Workers' Control in Latin America, 1930-1979

By Jonathan C. Brown | Go to book overview

CHAPTER FOUR
MAINTAINING UNITY

Railway Workers and the Guatemalan Revolution

MARC CHRISTIAN MCLEOD

Since its abrupt termination in 1954, scholars have tried to understand the essential nature of the "Guatemalan revolution." Recent debate has centered on the agrarian reform program carried out by the administration of Jacobo Arbenz from 1952 to 1954 and its subsequent effects on rural society. 1 Other works have documented the role played by international forces during this period--namely the nefarious activities of the U.S. government, whose Central Intelligence Agency organized the overthrow of the elected Arbenz regime. 2 While also analyzing the role of the United States, the recent study by Piero Gleijeses views the revolutionary decade from the perspective of the Guatemalan actors; yet his account focuses on Arbenz himself and on a few national labor leaders in the Communist Party. 3 The question remains to be answered: What role did labor play in the Guatemalan revolution? And, to the extent that we can ascertain it, what influence did the rank-and-file workers have on the course of their country's history from 1944 to 1954?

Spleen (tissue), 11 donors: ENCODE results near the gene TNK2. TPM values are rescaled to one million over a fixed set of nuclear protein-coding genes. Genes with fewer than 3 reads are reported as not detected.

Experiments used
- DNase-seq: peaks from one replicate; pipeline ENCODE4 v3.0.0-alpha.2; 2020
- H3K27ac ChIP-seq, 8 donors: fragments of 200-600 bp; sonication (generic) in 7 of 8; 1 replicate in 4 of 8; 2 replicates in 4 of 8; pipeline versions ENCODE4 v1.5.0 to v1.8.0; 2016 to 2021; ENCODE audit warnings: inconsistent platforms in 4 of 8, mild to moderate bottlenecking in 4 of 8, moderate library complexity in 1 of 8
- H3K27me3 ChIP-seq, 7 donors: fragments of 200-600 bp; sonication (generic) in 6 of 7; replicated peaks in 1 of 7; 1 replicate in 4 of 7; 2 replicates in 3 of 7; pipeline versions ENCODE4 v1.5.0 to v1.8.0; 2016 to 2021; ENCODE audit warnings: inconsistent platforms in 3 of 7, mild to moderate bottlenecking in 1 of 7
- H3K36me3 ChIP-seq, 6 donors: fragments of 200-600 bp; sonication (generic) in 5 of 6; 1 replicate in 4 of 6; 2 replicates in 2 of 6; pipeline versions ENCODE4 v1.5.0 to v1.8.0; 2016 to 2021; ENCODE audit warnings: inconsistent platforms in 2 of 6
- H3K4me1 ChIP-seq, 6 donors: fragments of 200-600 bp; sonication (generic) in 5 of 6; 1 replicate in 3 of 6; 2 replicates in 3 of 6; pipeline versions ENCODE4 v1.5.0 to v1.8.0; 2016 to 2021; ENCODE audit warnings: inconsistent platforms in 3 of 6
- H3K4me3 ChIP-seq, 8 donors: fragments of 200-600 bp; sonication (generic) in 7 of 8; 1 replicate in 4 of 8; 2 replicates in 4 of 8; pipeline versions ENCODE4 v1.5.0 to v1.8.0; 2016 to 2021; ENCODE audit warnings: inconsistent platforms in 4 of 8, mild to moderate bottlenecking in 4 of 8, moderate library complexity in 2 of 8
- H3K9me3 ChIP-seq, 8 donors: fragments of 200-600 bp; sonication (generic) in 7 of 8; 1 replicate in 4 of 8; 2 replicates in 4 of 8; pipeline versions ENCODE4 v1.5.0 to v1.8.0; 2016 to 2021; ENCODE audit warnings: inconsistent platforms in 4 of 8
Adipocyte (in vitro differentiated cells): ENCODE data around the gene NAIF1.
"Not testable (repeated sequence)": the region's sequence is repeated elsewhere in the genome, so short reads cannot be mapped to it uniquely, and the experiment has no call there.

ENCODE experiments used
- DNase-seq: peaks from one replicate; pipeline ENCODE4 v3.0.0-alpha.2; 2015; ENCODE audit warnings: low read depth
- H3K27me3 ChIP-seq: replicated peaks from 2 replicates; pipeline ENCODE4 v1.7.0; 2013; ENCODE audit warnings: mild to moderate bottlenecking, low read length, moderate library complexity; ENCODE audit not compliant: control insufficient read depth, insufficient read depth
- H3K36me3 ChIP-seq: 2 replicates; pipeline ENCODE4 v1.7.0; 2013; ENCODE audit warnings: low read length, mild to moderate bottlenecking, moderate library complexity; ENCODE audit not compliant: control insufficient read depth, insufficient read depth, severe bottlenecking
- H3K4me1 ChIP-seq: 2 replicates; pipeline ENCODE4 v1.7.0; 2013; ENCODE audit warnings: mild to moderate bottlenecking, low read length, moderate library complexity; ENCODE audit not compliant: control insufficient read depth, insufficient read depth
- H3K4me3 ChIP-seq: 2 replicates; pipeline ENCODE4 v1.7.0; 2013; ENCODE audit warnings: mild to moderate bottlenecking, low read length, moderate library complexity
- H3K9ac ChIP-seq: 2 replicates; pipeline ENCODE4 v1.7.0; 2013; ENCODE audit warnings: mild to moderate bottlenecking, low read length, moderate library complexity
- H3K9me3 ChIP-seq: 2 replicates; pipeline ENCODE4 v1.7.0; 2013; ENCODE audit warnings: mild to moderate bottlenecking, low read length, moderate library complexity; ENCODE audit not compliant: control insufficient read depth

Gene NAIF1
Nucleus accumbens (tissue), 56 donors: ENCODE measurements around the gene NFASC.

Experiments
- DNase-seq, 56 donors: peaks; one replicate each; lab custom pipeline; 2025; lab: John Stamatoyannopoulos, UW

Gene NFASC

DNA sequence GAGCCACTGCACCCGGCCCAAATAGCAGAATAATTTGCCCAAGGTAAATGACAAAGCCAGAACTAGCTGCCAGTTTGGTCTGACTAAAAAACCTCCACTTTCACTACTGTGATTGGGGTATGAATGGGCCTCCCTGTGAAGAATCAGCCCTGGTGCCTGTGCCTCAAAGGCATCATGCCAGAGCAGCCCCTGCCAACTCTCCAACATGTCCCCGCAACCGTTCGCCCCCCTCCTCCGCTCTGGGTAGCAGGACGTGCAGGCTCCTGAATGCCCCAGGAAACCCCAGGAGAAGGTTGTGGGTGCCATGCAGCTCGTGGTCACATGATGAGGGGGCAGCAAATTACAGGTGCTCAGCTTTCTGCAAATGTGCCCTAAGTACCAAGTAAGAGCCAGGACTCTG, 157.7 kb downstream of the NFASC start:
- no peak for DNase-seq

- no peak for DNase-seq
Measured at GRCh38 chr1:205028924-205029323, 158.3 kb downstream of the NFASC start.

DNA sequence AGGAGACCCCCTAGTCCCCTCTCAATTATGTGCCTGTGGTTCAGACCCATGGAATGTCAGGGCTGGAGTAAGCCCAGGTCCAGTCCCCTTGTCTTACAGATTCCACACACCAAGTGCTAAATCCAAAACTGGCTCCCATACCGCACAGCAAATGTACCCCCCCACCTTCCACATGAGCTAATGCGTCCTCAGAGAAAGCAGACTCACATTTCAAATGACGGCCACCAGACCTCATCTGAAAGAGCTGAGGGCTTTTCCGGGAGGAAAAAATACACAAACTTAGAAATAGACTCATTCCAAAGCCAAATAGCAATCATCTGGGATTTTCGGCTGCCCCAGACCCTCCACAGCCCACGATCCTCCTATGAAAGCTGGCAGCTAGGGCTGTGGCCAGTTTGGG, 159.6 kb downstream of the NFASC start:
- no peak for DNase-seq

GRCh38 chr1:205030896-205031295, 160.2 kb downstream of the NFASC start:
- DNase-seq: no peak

The existing historiography holds that a small group of communist labor leaders dominated the Guatemalan workers' movement during the revolution--apparently by manipulating an ignorant or apathetic rank and file. Although a "moderate" group of railway workers resisted communist control of their union for several years, the railroaders eventually were "neutralized" by "Communist tactics and propaganda," according to North American commentators. 4 For more than thirty years, these assumptions have gone unchecked. No study has been made of a single union during this period, includ

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